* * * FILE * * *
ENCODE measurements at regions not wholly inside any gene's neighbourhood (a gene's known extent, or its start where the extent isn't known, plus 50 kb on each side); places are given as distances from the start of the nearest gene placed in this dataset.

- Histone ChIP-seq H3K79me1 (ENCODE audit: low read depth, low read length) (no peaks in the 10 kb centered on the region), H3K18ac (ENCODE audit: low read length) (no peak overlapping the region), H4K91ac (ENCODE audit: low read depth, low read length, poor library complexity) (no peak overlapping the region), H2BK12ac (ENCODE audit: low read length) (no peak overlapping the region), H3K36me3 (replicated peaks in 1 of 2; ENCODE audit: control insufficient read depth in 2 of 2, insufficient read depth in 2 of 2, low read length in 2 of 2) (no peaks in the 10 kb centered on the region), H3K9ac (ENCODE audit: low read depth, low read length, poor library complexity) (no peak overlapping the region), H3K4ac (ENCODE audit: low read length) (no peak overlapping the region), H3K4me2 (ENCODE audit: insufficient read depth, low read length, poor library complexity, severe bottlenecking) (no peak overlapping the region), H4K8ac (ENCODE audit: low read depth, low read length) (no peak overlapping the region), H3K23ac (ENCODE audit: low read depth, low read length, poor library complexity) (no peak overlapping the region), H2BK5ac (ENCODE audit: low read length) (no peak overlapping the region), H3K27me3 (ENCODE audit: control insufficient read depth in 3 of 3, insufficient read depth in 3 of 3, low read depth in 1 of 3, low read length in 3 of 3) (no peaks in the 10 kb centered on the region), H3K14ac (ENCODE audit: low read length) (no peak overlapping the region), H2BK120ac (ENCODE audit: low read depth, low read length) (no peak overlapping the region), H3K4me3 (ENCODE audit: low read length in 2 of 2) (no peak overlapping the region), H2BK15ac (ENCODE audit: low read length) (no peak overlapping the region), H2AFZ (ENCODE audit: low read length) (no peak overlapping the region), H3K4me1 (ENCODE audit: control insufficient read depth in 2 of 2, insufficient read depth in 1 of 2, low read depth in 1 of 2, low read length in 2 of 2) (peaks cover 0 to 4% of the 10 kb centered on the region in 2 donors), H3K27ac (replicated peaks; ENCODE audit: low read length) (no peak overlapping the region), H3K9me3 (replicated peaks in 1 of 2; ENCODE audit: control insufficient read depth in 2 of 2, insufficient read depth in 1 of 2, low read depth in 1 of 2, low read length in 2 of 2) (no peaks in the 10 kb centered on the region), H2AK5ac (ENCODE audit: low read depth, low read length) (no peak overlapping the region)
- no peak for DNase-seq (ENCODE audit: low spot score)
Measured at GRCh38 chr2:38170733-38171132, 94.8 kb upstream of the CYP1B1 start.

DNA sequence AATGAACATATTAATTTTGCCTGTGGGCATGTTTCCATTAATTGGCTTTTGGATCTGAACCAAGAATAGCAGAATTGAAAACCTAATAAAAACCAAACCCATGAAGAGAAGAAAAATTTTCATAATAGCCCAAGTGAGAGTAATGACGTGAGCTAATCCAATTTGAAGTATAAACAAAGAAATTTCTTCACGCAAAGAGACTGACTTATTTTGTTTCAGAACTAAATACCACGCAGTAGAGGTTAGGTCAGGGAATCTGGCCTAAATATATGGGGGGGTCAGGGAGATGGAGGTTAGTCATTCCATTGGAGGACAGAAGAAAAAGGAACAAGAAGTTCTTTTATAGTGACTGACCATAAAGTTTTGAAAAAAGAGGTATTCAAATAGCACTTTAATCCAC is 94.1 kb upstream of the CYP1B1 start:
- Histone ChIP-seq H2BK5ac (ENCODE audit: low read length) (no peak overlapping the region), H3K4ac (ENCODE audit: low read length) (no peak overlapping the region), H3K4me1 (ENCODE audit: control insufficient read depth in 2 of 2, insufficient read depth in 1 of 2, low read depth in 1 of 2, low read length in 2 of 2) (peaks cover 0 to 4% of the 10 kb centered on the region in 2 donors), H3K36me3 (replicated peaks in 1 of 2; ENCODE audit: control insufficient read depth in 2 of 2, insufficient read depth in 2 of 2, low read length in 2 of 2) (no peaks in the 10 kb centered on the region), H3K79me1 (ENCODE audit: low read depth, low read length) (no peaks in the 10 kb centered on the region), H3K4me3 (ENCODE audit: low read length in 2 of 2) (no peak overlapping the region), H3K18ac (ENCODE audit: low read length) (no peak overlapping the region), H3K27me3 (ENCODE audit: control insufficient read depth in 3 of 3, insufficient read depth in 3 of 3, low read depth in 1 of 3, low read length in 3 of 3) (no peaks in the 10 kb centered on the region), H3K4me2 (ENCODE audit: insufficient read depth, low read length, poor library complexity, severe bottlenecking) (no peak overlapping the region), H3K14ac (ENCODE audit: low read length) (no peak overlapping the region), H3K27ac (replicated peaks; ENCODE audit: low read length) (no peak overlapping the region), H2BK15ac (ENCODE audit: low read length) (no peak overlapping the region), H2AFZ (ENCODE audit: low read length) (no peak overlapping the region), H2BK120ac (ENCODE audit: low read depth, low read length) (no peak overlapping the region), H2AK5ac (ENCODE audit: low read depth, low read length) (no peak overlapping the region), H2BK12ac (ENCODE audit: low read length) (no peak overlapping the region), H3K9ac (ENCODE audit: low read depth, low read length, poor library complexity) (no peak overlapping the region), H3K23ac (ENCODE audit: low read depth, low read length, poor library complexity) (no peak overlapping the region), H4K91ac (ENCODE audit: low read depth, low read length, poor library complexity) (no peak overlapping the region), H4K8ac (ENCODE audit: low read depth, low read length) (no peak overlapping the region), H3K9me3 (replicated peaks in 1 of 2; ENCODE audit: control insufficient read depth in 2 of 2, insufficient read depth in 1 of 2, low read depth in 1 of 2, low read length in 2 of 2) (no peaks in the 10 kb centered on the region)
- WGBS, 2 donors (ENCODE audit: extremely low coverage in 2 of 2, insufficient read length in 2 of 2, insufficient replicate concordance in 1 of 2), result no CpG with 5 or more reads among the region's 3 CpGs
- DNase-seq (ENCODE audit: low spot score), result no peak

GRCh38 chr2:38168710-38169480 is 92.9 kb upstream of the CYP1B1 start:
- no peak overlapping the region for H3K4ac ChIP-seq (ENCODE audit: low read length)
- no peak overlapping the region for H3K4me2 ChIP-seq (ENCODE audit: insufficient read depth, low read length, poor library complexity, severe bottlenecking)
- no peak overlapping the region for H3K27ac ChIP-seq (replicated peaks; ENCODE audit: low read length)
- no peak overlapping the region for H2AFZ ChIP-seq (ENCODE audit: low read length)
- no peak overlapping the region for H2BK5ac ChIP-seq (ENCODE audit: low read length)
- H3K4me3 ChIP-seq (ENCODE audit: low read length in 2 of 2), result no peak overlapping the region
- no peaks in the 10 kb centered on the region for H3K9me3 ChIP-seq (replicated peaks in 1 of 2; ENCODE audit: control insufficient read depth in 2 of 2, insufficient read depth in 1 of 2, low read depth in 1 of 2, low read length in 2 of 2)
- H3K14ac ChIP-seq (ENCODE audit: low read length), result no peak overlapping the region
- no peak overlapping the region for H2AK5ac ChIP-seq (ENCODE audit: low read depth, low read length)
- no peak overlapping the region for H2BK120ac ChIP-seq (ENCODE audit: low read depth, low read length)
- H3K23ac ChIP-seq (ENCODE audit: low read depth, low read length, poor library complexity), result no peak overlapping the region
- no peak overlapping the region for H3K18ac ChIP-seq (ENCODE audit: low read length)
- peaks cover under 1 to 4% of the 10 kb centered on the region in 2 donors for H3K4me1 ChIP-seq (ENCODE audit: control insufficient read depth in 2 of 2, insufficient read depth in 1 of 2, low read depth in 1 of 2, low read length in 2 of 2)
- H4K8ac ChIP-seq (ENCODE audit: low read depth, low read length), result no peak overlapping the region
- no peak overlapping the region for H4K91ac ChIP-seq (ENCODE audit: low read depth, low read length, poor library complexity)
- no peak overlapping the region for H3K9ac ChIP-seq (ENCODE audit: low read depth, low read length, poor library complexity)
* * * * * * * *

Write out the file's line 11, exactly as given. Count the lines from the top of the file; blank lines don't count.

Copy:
- no peak overlapping the region for H3K4me2 ChIP-seq (ENCODE audit: insufficient read depth, low read length, poor library complexity, severe bottlenecking)